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Friday, November 03, 2006

Nothing, really ... just venting!

John Elia (also mistakenlyspelt as Jon and Jaun), the enfant terrible of recent Urdu poetry, wrote:
Kaun iss ghar kee daykh bhaal karay
Roz ek cheez toot jaatee hae !
(Who can take care of this house?
Every day something breaks ...)
Whether he was speaking of his personal marital predicament or referring to aging, I am often reminded of this shayr when I read national news. If it's not Bugti, it's Bajaur. If it's not Karachi, it's a Khan.
If the whole country is fucked-up is the leadership to blame? If the whole leadership is fucked-up is the country to blame?
When I feel most frustrated and angry, I return to a poem by Kahlil Gibran that I'd like to share with you.

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7 Comments:

Anonymous Anonymous said...

Are you saying that the two questions are part of a vicious cycle? Does that mean we can never get out of this mess?

03 November, 2006 23:42

 
Blogger the olive ream said...

Thanks so much for this ZAK, enjoyed the poem very much. The problem is that the status of our quo never changes,... if you know what i mean?

04 November, 2006 01:20

 
Blogger Sidhusaaheb said...

Baaghi hui hai hum se toh apni sipaah tak
Milti nahi hai khaana-e-dil mein panaah tak

Aisa nahi ke sirf raasta kharaab hai
Neeyat musaafiron ki zyaada kharaab hai

Yeh shehar hi aisa hai
Jis mein har shakhs utnaa hi kaamyaab hai, Jitna kharaab hai

(From memory...Apologies in advance in case of any errors!)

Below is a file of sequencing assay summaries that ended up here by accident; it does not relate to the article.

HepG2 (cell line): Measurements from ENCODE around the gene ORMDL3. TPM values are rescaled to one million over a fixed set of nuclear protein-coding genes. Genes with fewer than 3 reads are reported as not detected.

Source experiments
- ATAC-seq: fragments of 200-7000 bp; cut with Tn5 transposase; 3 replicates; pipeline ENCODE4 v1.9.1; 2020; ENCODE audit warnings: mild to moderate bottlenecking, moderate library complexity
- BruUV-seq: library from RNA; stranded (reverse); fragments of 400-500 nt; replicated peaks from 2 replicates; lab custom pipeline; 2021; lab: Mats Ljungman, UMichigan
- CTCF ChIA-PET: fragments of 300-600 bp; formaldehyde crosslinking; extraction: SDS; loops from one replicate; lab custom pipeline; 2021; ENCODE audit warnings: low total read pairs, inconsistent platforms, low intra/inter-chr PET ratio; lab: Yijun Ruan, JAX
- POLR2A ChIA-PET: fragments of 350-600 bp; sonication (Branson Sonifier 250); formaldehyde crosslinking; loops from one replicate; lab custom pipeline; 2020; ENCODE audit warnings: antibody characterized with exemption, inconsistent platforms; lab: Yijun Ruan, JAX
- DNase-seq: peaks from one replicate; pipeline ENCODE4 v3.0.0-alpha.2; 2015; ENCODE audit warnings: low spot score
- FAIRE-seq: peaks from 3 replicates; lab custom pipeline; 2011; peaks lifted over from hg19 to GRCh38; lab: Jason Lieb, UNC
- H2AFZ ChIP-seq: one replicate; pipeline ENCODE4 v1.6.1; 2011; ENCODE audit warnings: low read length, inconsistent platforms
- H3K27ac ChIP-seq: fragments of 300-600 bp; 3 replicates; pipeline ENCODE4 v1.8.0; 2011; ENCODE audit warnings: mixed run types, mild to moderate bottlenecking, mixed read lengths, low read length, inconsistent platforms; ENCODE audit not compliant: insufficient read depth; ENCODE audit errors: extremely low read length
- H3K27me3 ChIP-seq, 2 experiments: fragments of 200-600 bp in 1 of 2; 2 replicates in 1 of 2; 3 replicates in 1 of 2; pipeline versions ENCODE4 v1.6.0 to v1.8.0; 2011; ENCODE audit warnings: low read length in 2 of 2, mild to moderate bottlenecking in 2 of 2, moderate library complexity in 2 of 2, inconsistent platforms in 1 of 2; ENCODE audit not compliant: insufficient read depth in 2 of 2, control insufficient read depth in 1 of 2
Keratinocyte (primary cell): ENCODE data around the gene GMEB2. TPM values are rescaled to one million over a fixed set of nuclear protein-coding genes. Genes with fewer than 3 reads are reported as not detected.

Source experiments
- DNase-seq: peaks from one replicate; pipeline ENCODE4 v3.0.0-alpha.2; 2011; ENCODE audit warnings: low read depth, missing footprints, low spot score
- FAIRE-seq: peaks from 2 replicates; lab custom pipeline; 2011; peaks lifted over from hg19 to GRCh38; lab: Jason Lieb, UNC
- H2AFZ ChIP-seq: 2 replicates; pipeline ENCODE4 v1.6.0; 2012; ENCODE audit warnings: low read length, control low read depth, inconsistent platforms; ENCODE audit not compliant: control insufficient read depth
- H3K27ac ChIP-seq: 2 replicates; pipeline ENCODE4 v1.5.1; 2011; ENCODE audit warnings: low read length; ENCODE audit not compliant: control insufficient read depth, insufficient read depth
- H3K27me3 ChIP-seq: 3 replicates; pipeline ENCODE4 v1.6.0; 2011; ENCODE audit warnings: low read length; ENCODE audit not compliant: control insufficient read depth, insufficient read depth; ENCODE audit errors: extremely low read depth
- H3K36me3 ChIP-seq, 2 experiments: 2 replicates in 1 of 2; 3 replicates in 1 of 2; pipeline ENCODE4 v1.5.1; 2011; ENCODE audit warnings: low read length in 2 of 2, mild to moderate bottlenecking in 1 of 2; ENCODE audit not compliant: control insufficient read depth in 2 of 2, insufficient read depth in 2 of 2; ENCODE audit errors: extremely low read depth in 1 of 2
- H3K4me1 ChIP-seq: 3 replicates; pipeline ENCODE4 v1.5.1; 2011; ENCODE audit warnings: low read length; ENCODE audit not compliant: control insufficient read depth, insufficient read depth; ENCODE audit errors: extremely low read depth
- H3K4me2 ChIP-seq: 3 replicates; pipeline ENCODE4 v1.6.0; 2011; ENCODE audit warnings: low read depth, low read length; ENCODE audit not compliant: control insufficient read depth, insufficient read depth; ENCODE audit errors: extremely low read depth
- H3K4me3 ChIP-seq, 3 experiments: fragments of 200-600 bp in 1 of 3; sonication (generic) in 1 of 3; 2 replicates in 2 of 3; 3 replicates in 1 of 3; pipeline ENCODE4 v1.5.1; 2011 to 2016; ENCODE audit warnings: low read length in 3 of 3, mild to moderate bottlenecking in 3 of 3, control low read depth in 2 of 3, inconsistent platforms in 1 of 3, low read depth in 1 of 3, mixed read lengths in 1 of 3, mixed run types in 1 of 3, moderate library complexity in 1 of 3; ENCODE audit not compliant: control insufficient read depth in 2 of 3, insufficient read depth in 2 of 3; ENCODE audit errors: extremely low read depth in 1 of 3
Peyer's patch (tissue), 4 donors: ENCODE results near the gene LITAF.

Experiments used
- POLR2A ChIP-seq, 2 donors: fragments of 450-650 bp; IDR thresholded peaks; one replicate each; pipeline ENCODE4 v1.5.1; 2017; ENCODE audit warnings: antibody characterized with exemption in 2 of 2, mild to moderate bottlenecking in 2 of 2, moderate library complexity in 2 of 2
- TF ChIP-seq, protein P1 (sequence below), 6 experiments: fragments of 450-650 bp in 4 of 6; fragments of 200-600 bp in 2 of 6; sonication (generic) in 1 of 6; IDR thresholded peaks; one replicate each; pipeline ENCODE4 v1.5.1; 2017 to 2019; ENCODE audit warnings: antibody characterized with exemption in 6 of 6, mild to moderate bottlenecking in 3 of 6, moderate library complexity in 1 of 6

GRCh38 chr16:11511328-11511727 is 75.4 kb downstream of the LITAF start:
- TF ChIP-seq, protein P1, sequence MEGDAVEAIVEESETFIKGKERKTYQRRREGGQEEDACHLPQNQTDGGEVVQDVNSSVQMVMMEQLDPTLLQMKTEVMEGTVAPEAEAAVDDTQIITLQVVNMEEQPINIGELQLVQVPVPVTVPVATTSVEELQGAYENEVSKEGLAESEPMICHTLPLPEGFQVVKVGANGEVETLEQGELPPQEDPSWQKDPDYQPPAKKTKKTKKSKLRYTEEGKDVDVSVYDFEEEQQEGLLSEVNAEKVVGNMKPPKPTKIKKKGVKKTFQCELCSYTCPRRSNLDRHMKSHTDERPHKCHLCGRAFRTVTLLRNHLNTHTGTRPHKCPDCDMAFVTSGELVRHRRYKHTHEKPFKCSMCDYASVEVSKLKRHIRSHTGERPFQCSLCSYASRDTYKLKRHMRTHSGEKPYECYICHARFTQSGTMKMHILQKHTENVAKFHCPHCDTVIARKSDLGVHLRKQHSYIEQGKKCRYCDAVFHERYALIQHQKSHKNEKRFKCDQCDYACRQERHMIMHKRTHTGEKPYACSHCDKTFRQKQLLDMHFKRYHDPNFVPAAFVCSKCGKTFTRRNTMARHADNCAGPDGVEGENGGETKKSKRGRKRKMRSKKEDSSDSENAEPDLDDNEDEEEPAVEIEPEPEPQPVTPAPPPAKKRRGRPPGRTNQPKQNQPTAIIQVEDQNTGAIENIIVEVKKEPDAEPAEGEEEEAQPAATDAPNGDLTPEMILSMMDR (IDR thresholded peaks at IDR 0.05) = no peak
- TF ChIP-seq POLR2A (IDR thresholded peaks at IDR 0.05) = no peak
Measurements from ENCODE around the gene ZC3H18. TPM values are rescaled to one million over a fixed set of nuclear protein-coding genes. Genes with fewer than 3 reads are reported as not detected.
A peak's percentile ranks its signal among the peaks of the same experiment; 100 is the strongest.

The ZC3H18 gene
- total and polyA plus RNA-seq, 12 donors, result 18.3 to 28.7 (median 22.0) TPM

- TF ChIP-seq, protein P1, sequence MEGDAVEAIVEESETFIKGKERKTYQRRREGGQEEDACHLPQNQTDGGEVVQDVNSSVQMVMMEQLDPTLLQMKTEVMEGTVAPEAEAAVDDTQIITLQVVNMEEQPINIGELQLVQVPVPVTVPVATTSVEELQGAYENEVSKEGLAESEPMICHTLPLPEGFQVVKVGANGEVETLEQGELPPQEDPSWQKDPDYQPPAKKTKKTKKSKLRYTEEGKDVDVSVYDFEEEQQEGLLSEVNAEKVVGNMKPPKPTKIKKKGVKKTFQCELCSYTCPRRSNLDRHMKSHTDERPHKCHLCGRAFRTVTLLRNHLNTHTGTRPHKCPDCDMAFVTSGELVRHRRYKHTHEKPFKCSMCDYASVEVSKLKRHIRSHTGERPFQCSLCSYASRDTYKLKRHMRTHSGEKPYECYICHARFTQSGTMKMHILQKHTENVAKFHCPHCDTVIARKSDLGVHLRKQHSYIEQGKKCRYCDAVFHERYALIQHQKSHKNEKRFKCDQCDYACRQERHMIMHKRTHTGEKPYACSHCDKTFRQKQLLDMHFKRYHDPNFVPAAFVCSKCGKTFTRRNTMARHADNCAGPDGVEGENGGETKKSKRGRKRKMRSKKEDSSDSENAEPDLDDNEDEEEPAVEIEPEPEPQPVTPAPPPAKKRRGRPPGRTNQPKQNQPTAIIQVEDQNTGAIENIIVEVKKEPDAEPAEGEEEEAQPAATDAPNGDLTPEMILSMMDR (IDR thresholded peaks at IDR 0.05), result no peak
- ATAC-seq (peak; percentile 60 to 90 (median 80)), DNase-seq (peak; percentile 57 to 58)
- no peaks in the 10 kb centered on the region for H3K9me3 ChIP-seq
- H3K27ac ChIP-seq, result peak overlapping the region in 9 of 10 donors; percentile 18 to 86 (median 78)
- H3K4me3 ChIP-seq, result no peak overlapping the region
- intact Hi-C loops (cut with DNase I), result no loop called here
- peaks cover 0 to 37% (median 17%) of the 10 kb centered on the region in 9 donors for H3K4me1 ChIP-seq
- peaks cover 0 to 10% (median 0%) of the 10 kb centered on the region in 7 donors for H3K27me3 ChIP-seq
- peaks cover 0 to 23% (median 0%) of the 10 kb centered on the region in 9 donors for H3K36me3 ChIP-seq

05 November, 2006 02:07

 
Blogger Cocaine said...

I am sure you would have witnessed your house being repainted at some point in time. Things are messy, you are moving thhings around, accomodating for changes in one area by moving furniture in an another area. There are painters, their ladder their brushes that keep coming in your way. There is smell of turpentine, there is smell 'chuna' (as we call it in urdu).The wet paint sometimes gets on your clothes sometimes on your hands and on the whole you are pissed at this drawn out, chaotic process thats turned house into a mess. Its all worth though, since when its done, the house looks better than ever good as new and solicits a on your face.
Whats happening in Pakistan is akin to having your house repainted. Its gory and messy now but hopefully, the future will be bright.

06 November, 2006 02:28

 
Anonymous Jehan said...

Thanks Zak - this poem of Gibran touches me each time I read it. Somehow as we move from one year to the next, facing the challenges that this country continuously throws at us, this poem appears to have been written with us in mind. There are days when i am in the depths of despair because it appears to me that nothing is really getting better - the hypocrisy, the corruption, the enmity, the need to pull each other down, the money chase, the attitudes, the lack of values ... and then there are other days when something that one person does or says gives me hope - there is a ray of sunshine and I am optimistic again. Ready for another let-down? Maybe. But it is better than living in despair and not even trying to get out.

07 November, 2006 09:44

 
Blogger bluecheese said...

they come from one another, the leadership and the country; if one is fucked up the other must be as a consequence. Hope? Yes one can hope. But whether or not things will (or can) change depends on so many externalities...hoping that things will come together and fall in line at the same time requires either a belief in the divine or else in the probabibility of improbables becoming probable :)

And thanks for sharing the poem, it is great indeed. Completely unassuming and refreshingly unapologetic.

07 November, 2006 14:09

 
Blogger Zakintosh said...

@cocaine: the olive ream has made the point well - the painting seems to have no end in sight. Humourous poet Dilavar Figar's Qat'ah comes to mind:

Har cheez ka javaab hae, "Haalaaté haazrah";
Sün sün kay loag haal say bayhaal ho gaé.
"Haalaaté haazrah" nah sahee müstaqil, magar,
"Haalaaté haazrah" ko kaee saal ho gaé!

08 November, 2006 05:40

 

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